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FRI0442 Acute Phase Reactants and their Correlation with Clinical Activity in Behcet's Disease
  1. B. Toz1,
  2. N. Alpay-Kanitez2,
  3. B. Erer2,
  4. N. Polat3,
  5. S. Kamali1,
  6. L. Ocal1,
  7. A. Gul1
  1. 1Department of Internal Medicine, Division of Rheumatology
  2. 2Istanbul Faculty of Medicine, Istanbul, Turkey
  3. 3Department of Microbiology, Istanbul Faculty of Medicine, Istanbul, Turkey

Abstract

Background Behçet's disease (BD) is a multisystemic inflammatory disease mainly characterized by recurrent oral aphthae, genital ulcers, ocular and skin lesions. Although genetic factors, infectious agents and immunological mechanisms have all been implicated, pathogenesis of BD still remains to be elucidated. Correlation of clinical findings with acute phase response is usually considered poor, and there is no established biomarker for monitoring disease activity in BD patients.

Objectives This study aimed to analyze the correlation of serum levels of different acute phase reactants with the clinical activity of BD, by measuring ESR, CRP, SAA, IL-8, S100A12, and also S100A13, which plays a key role in the non-classical release of IL-1α.

Methods A group of 95 patients with BD (58 male, 37 female), 18 patients with familial Mediterranean fever (FMF), 22 healthy subjects were enrolled to the study. Among BD patients, 31 had an active disease with overt manifestations during the first sampling, and a second serum sample was collected from 24 after their clinical activity was controlled. A group of 32 BD patients had no manifestations for at least 6 months, and named as patients in remission, and 8 had only recurrent oral aphthous ulcers. All FMF samples were collected during an acute attack. Serum levels of CRP and SAA were measured by nephelometry and of S100A13, S100A12 (Cusabio Biotech, China) and IL-8 (BD Bioscienses, USA) by ELISA. The study protocol was approved by the local ethics committee, and all participants gave written informed consent.

Results The mean values ESR, CRP, SAA and IL-8 were significantly higher in active BD patients with manifestations compared to the values of patients with no manifestations (n=46, including inactive and remission patients) (43.7 vs 14.6, 36.2 vs 1.8, 133 vs 6.9, 28.5 vs 29.4, respectively) and to the values of the healthy controls (16.5, 1.65, 4.4 and 16.3, respectively). Analysis of paired samples of 24 patients during active and inactive periods also showed significant decrease of ESR, CRP, SAA, and IL-8 with the controlled activity (38 vs 14.2, 26.6 vs 2.1, 44.5 vs 6.8, 58.5 vs 7.8, respectively, P<0.001). Addition of patients with only oral ulcers to the active patients did not change the significant results, except IL-8. Patients with additional manifestations had significantly higher CRP values than patients with only oral ulcers. High (greater than mean + 2SD of healthy controls) S100A12 values were observed in 34% of active patients, and this proportion reduced to 5% with the decreased disease activity. Serum S100A13 values were below the detection level in all groups. In FMF patients, all acute phase reactants but IL-8 were higher than active patients with BD.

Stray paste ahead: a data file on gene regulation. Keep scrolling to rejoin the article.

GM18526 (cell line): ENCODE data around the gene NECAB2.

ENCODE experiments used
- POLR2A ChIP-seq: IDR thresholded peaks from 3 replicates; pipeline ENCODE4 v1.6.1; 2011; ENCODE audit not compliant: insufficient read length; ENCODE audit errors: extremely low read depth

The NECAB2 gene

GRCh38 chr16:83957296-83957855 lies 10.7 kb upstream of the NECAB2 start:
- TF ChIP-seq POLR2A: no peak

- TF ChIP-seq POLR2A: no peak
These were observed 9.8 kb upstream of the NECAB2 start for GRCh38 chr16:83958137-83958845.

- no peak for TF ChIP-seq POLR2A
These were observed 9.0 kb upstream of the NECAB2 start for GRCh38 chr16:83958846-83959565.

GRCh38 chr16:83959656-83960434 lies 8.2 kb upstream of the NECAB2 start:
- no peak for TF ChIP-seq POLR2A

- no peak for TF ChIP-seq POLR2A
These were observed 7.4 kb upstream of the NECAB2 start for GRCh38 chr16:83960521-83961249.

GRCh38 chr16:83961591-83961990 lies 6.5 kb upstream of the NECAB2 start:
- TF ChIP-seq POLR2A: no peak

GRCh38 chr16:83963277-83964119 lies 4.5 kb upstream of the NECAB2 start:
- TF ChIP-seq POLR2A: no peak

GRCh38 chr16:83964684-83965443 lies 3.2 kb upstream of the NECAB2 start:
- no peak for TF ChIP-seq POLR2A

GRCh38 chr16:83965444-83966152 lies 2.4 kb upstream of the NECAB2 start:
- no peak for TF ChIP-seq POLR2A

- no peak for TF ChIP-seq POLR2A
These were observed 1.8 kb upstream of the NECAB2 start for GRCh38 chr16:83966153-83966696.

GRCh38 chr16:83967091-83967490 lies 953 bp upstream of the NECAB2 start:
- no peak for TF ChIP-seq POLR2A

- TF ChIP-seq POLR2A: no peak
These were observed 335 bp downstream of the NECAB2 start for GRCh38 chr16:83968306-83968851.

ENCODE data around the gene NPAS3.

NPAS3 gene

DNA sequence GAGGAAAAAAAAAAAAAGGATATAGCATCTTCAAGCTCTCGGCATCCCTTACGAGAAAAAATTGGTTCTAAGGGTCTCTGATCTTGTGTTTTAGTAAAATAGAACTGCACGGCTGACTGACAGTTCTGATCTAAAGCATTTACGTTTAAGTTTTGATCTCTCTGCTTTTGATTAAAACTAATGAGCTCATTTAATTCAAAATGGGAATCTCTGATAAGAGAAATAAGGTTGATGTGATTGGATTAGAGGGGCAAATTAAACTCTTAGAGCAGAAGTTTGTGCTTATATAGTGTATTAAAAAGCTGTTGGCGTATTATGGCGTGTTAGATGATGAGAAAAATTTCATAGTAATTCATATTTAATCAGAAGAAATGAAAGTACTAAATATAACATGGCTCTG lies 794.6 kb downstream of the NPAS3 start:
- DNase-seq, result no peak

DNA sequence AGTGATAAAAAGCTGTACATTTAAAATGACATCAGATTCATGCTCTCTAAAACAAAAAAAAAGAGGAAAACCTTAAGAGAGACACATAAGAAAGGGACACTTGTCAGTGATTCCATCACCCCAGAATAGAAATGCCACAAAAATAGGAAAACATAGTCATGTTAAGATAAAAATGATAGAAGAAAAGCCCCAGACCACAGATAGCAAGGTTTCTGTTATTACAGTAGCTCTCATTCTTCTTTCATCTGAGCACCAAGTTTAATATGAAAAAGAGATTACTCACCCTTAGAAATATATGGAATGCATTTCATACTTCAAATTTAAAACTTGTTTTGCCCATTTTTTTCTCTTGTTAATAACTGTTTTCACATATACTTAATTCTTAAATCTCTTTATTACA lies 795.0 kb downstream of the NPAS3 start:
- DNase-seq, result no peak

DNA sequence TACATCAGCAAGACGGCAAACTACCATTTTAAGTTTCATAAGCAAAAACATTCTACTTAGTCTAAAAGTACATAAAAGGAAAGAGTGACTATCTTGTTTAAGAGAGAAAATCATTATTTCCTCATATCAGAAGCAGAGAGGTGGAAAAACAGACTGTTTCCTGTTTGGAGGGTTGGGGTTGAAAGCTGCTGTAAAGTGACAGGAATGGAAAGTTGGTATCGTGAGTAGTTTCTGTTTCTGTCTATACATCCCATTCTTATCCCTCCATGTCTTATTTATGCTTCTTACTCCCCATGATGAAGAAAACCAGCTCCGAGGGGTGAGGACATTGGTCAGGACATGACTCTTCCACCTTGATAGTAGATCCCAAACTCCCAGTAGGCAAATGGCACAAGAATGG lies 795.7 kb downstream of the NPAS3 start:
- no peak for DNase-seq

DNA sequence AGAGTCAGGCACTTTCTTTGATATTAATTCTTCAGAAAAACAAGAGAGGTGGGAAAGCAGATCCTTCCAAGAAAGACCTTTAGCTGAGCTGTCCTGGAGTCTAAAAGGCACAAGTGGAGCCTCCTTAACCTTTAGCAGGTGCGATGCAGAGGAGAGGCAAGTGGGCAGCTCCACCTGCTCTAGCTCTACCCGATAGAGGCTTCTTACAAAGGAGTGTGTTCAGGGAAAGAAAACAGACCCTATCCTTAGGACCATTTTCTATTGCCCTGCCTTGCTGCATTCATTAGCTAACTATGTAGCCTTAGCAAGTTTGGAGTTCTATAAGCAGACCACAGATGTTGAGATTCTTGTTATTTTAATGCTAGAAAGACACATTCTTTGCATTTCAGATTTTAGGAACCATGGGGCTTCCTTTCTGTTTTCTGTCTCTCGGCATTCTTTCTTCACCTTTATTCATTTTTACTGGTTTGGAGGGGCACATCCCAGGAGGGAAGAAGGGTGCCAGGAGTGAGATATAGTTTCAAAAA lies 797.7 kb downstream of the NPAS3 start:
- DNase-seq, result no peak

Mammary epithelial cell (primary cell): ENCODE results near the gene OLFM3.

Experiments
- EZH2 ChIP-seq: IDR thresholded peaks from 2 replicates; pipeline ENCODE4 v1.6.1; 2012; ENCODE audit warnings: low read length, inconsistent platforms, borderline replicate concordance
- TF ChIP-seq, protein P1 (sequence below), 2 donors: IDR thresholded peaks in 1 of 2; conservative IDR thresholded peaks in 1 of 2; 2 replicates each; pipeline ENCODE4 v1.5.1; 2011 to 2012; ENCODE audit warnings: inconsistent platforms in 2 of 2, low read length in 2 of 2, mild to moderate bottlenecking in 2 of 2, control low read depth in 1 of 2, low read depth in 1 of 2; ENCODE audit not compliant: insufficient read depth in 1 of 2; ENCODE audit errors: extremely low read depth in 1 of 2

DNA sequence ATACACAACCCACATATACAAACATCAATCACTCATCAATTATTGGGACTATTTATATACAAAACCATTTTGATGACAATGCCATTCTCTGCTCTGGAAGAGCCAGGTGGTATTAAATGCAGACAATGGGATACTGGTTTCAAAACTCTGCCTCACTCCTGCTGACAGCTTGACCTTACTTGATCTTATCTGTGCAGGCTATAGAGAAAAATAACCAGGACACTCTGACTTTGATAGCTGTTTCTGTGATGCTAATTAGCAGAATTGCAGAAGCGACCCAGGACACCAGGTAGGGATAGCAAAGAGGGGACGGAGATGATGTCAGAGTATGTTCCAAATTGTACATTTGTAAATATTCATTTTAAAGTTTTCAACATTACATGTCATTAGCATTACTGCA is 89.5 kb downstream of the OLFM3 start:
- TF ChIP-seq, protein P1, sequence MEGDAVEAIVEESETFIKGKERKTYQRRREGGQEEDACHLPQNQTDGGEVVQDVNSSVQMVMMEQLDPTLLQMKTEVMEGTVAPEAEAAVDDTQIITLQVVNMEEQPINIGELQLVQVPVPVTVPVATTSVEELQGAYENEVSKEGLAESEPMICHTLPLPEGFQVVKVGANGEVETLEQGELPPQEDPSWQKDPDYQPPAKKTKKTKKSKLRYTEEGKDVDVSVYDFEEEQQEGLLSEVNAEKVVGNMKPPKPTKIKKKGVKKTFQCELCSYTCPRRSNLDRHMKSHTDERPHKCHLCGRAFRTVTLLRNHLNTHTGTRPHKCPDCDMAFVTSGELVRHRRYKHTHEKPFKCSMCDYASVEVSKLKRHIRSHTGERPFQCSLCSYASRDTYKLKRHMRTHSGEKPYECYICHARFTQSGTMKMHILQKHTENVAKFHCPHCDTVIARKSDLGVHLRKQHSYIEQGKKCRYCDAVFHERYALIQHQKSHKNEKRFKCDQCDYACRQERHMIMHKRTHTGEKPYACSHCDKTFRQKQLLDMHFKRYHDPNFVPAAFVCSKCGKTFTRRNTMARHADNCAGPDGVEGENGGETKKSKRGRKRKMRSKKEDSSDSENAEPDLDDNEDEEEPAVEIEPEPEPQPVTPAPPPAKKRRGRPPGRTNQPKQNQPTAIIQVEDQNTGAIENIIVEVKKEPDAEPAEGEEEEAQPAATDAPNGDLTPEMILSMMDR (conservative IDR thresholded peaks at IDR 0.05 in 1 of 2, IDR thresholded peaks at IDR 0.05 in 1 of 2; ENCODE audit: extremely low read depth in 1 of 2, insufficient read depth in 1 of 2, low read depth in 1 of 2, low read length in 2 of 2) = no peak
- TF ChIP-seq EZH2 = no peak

Conclusions This study reveals dynamic changes of acute phase reactants in parallel with disease activity in BD patients. The level of those elevations may reflect the total area of inflammatory lesions. Considering the magnitude of changes along with manifestations, serum CRP and SAA levels can be used for the monitoring of clinical manifestations and treatment responses of patients with BD.

Acknowledgements Supported by: Istanbul University, Scientific Research Projects Coordination Unit, IUBAP No: 2012/23482.

Disclosure of Interest None declared

DOI 10.1136/annrheumdis-2014-eular.5998

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